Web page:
The Battle of Sluys (a Flemish word pronounced ‘Slois’) is not as well known as other English victories in the Hundred Years War like Crécy, Poitiers, or Agincourt. This is odd, as it was England’s first great naval victory, and the bloodiest medieval naval battle.
The French fleet was routed, just three years into a war that would henceforward be fought on French, rather than English soil. And, like most English victories at this time, the longbow was crucial.
The French offensive
King Edward III of England claimed the French crown through his mother Isabella, despite French law forbidding inheritance through the female line.
In 1338, the French had raided Jersey and burnt Portsmouth, Southampton, and Hastings. They then captured all the ships in Plymouth harbour.
The following year they seized the Christopher and the Edward while the ships were in German ports trading wool. This was an act of economic warfare given how important wool was to the English economy (even to this day, the Lord Chancellor’s seat is called the Woolsack).
Flanders, highly dependent on the cross-Channel wool trade, then switched to the English side. King Philip VI of France responded with a plan first to subdue the Flemings and then to invade England.
He tried and failed to bribe Flemish nobles with castles and debt relief. So, with the Pope’s blessing, he assembled his fleet at Honfleur in Normandy, and then dispatched it to Flanders on 26 May 1340.
When the French reached the Scheldt estuary, they blockaded Bruges by closing the Zwin river and tidal inlet, creating panic among a town population heavily dependent on maritime trade.
The French then pillaged the island of Cadzand, capturing merchant ships and killing the crews. Antwerp feared it would be next.
Ghent’s fortifications were reinforced on 11 June, and two days later Sluys received 400 sergeants (billmen) and 100 archers. Philip’s army, meantime, was moving on Hainault (on the present-day French–Belgian border).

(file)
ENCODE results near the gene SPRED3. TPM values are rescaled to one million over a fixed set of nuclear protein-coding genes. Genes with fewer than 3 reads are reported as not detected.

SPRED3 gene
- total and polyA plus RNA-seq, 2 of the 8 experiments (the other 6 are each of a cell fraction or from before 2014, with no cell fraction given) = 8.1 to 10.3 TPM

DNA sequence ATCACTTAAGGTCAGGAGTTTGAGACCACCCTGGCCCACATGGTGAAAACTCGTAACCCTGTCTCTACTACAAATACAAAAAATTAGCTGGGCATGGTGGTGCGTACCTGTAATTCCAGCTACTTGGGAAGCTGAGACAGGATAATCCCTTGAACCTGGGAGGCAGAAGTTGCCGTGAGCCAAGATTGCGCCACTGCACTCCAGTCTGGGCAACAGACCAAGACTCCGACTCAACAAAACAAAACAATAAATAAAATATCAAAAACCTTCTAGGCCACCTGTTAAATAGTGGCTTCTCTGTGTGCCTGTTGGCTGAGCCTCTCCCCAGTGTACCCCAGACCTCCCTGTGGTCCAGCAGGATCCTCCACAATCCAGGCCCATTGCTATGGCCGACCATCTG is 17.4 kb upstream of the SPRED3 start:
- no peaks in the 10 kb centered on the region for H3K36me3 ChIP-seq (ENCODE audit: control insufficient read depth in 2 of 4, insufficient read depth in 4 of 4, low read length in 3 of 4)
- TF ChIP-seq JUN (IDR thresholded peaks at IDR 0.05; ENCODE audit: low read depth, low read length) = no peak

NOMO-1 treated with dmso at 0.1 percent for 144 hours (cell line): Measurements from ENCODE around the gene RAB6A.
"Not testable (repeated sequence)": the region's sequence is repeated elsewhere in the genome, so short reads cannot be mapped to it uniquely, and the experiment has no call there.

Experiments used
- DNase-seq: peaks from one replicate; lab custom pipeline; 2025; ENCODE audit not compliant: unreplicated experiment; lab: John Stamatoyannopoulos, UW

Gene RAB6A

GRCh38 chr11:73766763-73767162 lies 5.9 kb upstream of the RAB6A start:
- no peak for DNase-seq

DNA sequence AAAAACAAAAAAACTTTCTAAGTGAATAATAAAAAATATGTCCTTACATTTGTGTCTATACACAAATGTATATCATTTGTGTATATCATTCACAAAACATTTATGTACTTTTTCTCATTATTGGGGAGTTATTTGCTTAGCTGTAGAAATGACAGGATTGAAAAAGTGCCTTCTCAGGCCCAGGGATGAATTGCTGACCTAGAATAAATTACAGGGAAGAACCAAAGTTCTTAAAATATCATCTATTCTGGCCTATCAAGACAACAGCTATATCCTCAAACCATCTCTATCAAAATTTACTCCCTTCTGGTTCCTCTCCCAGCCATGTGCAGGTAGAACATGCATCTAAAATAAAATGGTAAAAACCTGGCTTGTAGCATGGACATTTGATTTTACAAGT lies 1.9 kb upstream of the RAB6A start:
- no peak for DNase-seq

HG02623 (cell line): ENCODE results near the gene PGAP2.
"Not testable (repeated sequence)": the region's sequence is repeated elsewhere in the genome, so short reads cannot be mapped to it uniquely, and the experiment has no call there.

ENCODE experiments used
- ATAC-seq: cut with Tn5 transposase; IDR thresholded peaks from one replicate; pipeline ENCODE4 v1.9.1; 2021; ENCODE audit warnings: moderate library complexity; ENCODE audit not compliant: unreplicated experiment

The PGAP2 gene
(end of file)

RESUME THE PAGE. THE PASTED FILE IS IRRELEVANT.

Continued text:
The French king assembled his fleet at the estuary between Sluys and Blankenberghe. Sluys was the main Flemish port and was then considered the best harbour in Europe.
The English response
Unlike Philip, Edward had no standing navy, only three warships. He planned to take 40 ships to aid his allies in Flanders and to avenge the earlier sacking of English ports. However, as disturbing news came in of the size of the French fleet, he paused to build up his strength.
He banned ships in London from travelling abroad and asked the other ports for reinforcements, which arrived rapidly. Edward, appealing to their materialistic side, promised his sailors that they could keep ‘whatever they were able to lay their hands on’.
One English ship was full of noblewomen guarded by archers on their way to Queen Philippa in Ghent; all but one would survive the battle.
At 6am on 22 June, the English fleet left Orwell harbour. King Edward himself sailed on the Thomas.
At 9am the next day, the English sighted the Flemish coast. They were informed of the enemy’s location at the mouth of the Zwin by two merchants, Conrad Clypping and Peter de Gildesburgh.
At noon, they approached the village of Heist, where they attempted to rouse the Flemish against the French invaders.
The English had advanced so rapidly that the French had not been able to recruit locally. The English had planned to attack them in the Zwin at high tide, when it would be hardest for survivors to swim to safety. Realising they were too late, they delayed the attack until the next day.
Most of the ships on both sides were converted merchant vessels. The two main types of ship at the time were rowed galleys and sailing vessels called ‘cogs’. Galleys were fighting ships, but they were more suited to the calmer waters of the Mediterranean than the stormy waters of the North Sea.
Cogs, on the other hand, had much smaller crews, since they depended on wind power. Edward preferred cogs, because they were harder to board than galleys and dangerous to ram – galleys could easily capsize if they rammed a cog. Cogs, moreover, were perfect for archers, because these could be deployed in wooden ‘castles’ fore and aft. Cogs had a typical displacement of 250 tonnes.